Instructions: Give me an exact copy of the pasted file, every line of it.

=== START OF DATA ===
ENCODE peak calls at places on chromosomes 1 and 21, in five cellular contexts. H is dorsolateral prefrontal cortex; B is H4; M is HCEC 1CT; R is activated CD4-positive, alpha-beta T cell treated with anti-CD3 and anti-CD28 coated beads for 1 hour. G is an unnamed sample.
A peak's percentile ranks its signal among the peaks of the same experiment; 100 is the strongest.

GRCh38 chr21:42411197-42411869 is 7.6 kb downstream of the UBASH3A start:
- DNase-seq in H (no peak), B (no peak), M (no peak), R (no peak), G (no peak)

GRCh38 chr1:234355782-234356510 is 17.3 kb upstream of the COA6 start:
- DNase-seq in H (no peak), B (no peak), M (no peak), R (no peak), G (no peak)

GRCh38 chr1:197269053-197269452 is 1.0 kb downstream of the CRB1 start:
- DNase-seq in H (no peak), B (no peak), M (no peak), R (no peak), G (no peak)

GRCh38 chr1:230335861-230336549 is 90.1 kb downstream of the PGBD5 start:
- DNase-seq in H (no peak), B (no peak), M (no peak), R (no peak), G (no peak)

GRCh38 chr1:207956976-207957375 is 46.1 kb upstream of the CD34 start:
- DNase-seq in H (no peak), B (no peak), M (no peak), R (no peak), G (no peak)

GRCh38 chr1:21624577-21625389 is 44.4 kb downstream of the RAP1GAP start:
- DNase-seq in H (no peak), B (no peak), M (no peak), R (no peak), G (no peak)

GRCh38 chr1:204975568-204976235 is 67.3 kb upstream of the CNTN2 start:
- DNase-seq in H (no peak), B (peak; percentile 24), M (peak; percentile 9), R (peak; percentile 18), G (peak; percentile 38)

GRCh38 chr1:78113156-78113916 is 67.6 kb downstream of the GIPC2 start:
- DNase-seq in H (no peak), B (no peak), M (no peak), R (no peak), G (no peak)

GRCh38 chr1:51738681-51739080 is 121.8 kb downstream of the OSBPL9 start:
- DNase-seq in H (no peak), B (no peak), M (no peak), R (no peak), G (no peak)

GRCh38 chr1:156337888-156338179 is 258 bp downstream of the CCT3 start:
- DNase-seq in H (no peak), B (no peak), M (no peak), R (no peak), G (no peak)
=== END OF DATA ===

ENCODE peak calls at places on chromosomes 1 and 21, in five cellular contexts. H is dorsolateral prefrontal cortex; B is H4; M is HCEC 1CT; R is activated CD4-positive, alpha-beta T cell treated with anti-CD3 and anti-CD28 coated beads for 1 hour. G is an unnamed sample.
A peak's percentile ranks its signal among the peaks of the same experiment; 100 is the strongest.

GRCh38 chr21:42411197-42411869 is 7.6 kb downstream of the UBASH3A start:
- DNase-seq in H (no peak), B (no peak), M (no peak), R (no peak), G (no peak)

GRCh38 chr1:234355782-234356510 is 17.3 kb upstream of the COA6 start:
- DNase-seq in H (no peak), B (no peak), M (no peak), R (no peak), G (no peak)

GRCh38 chr1:197269053-197269452 is 1.0 kb downstream of the CRB1 start:
- DNase-seq in H (no peak), B (no peak), M (no peak), R (no peak), G (no peak)

GRCh38 chr1:230335861-230336549 is 90.1 kb downstream of the PGBD5 start:
- DNase-seq in H (no peak), B (no peak), M (no peak), R (no peak), G (no peak)

GRCh38 chr1:207956976-207957375 is 46.1 kb upstream of the CD34 start:
- DNase-seq in H (no peak), B (no peak), M (no peak), R (no peak), G (no peak)

GRCh38 chr1:21624577-21625389 is 44.4 kb downstream of the RAP1GAP start:
- DNase-seq in H (no peak), B (no peak), M (no peak), R (no peak), G (no peak)

GRCh38 chr1:204975568-204976235 is 67.3 kb upstream of the CNTN2 start:
- DNase-seq in H (no peak), B (peak; percentile 24), M (peak; percentile 9), R (peak; percentile 18), G (peak; percentile 38)

GRCh38 chr1:78113156-78113916 is 67.6 kb downstream of the GIPC2 start:
- DNase-seq in H (no peak), B (no peak), M (no peak), R (no peak), G (no peak)

GRCh38 chr1:51738681-51739080 is 121.8 kb downstream of the OSBPL9 start:
- DNase-seq in H (no peak), B (no peak), M (no peak), R (no peak), G (no peak)

GRCh38 chr1:156337888-156338179 is 258 bp downstream of the CCT3 start:
- DNase-seq in H (no peak), B (no peak), M (no peak), R (no peak), G (no peak)